Bit9 Parity 3.5
REVIEWED BY GREG BALAZE
Price: $35 per desktop
Bit9's Parity 3.5 is designed to give you control over what users can do on company computers, and prevent executables from unauthorized or malicious apps from running on your desktops.
Bit9 Parity Server was easy to install and didn't have much to configure. A step-by-step screen walks you through setting everything from IP addresses and ports to selecting the creation of a self-signed or previously generated certificate. It automatically installs SQL Server 2005 and Apache Web Server, which is used for remote administration.
Small client agents for Windows XP/2000 (Vista is coming) are generated or updated automatically when a policy is created or modified for a group. The agents can also be downloaded off the Web, or distributed by application deployment software such as SMS. The agent and server communicate via a SSL tunnel.
Policies are applied based on groups set up within Parity Server that specify the file types it will block. Security condition levels, set by group, determine what happens when a file violates policy--various combinations of allowing or prohibiting file execution with or without notification. For policy enforcement, you can identify executables by name, or hash the file. Although malware can use an altered name to pose as a legitimate app, Parity will report on renamed programs. We recommend using hashes, though this means additional administrative overhead before deploying software.
Programs can be authorized to run from trusted individuals, trusted directories or trusted deployment applications, eliminating the need to manually add to the policy for each software deployment.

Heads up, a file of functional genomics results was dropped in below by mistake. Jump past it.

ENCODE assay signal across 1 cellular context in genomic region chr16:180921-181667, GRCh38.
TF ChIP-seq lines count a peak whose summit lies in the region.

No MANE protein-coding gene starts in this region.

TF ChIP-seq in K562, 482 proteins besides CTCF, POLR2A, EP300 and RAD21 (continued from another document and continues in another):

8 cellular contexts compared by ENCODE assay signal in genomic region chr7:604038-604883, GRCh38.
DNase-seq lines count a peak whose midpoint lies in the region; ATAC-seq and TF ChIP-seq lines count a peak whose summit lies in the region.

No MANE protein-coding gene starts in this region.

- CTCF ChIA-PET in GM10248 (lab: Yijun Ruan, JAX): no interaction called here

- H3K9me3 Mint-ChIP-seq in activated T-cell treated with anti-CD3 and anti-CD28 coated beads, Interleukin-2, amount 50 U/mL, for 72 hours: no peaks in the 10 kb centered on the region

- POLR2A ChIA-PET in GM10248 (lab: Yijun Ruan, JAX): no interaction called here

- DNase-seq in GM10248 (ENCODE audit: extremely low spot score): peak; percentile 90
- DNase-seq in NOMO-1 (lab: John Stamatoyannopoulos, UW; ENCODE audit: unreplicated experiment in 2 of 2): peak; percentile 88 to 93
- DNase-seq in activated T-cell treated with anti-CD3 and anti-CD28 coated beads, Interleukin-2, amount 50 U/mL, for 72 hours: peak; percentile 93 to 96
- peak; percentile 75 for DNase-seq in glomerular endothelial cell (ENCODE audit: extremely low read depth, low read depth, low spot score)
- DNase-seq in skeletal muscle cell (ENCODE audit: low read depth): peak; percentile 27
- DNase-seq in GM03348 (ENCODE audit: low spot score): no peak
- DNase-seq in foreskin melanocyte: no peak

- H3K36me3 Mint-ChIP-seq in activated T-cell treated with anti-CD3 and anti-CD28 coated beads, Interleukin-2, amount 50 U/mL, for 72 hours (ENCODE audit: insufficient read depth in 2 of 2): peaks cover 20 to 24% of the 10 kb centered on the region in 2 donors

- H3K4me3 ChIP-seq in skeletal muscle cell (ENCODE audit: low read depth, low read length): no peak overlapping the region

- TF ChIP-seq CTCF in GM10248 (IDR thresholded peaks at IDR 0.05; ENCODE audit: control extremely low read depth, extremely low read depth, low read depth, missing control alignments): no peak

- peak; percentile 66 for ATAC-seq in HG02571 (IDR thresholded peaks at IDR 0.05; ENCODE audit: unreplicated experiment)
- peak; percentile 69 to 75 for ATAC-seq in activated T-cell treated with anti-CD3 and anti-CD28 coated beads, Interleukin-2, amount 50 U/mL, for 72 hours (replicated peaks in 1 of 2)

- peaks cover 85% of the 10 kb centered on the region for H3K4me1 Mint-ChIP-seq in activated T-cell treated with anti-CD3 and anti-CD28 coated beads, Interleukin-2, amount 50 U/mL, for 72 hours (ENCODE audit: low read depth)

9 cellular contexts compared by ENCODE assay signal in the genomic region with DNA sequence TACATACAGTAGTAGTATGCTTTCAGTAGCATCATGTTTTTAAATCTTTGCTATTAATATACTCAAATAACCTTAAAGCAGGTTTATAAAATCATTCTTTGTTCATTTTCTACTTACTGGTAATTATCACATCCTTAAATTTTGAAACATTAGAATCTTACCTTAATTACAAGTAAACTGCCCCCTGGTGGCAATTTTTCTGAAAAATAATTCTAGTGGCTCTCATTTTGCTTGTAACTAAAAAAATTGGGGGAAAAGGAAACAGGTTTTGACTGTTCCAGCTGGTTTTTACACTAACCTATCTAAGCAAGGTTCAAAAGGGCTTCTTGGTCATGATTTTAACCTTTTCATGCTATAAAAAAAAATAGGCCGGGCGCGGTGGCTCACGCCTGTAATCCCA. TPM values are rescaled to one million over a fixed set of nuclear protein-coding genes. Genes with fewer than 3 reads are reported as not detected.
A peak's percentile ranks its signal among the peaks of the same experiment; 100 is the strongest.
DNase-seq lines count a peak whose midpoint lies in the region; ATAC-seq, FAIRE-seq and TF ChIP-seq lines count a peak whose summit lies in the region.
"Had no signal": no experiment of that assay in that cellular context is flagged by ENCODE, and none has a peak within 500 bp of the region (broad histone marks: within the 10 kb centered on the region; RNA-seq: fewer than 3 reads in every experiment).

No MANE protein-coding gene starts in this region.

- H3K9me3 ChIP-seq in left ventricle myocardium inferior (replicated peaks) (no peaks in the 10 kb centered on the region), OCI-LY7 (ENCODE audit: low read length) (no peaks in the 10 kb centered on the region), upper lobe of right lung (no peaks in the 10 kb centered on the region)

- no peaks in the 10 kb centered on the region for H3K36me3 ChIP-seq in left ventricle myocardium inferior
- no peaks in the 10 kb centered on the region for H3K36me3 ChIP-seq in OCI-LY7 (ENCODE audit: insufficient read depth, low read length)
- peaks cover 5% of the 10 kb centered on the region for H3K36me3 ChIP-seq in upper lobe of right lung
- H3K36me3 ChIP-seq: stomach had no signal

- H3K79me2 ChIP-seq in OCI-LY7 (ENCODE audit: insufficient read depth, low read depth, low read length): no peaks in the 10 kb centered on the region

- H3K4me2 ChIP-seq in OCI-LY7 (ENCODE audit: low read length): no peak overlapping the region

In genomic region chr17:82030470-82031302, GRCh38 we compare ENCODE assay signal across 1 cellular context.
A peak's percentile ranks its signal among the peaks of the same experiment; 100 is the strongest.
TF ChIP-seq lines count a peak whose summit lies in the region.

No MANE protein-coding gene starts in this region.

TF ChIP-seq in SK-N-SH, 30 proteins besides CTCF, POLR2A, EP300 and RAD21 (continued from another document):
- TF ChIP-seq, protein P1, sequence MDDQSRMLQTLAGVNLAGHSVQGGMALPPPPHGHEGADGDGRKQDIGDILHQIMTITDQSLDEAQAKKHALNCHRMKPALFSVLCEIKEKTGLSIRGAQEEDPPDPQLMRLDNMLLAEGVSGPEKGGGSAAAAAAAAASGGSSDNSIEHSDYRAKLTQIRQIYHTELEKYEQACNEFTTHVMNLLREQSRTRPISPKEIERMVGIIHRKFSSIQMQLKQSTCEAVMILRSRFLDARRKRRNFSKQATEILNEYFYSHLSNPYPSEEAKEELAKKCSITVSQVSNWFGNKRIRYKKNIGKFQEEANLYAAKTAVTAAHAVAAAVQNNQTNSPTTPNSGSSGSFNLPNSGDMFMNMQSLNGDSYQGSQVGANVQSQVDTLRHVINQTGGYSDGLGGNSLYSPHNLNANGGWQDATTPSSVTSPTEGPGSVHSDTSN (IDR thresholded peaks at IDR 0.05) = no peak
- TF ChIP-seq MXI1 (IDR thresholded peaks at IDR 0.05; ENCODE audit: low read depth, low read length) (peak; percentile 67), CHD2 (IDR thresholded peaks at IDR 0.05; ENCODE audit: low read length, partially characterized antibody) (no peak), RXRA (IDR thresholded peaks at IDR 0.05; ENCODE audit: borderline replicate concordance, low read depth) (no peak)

Recognizing the problems posed by mobile workforces, Bit9 allows for different security conditions when attached to the local network, and when disconnected.
Parity is effective at stopping programs from executing, as the agent goes through a lengthy process of inventorying the host workstation and reporting executable files to the Parity Server. This can take a while, especially in large enterprises with many clients.
Parity Server uses a combination of blacklisted applications and Bit9's signature database of known malware. The latter prevents the rapid spread of viruses and spyware from host to host by identifying the offending program and preventing its subsequent execution on other protected systems.
The Parity agent allowed executables to run according to policy, and quickly caught changes we made to a file. For example, we renamed Kazaa, a prohibited app, but still couldn't run it.
Bit9 has some work to do to beef up reporting capabilities. While several canned reports give quick access to important information, the sparse main reports page gives limited statistics on important file activities. We were disappointed that there's no way to graph the statistics, which would be especially useful for trending reports. There's no syslog support, nor can reports be exported to another format.
Bit9 Parity 3.5 does a good job of preventing unwanted programs from running, although we didn't see any new methodologies or technologies that make it stand out from established competitors.
Testing methodology: We installed Parity Server on a Windows 2003 SP1 machine to manage several fully patched XP and Windows 2000 VMware clients. We used a variety of applications, such as Skype, Kazaa and µTorrent, to test executable blocking.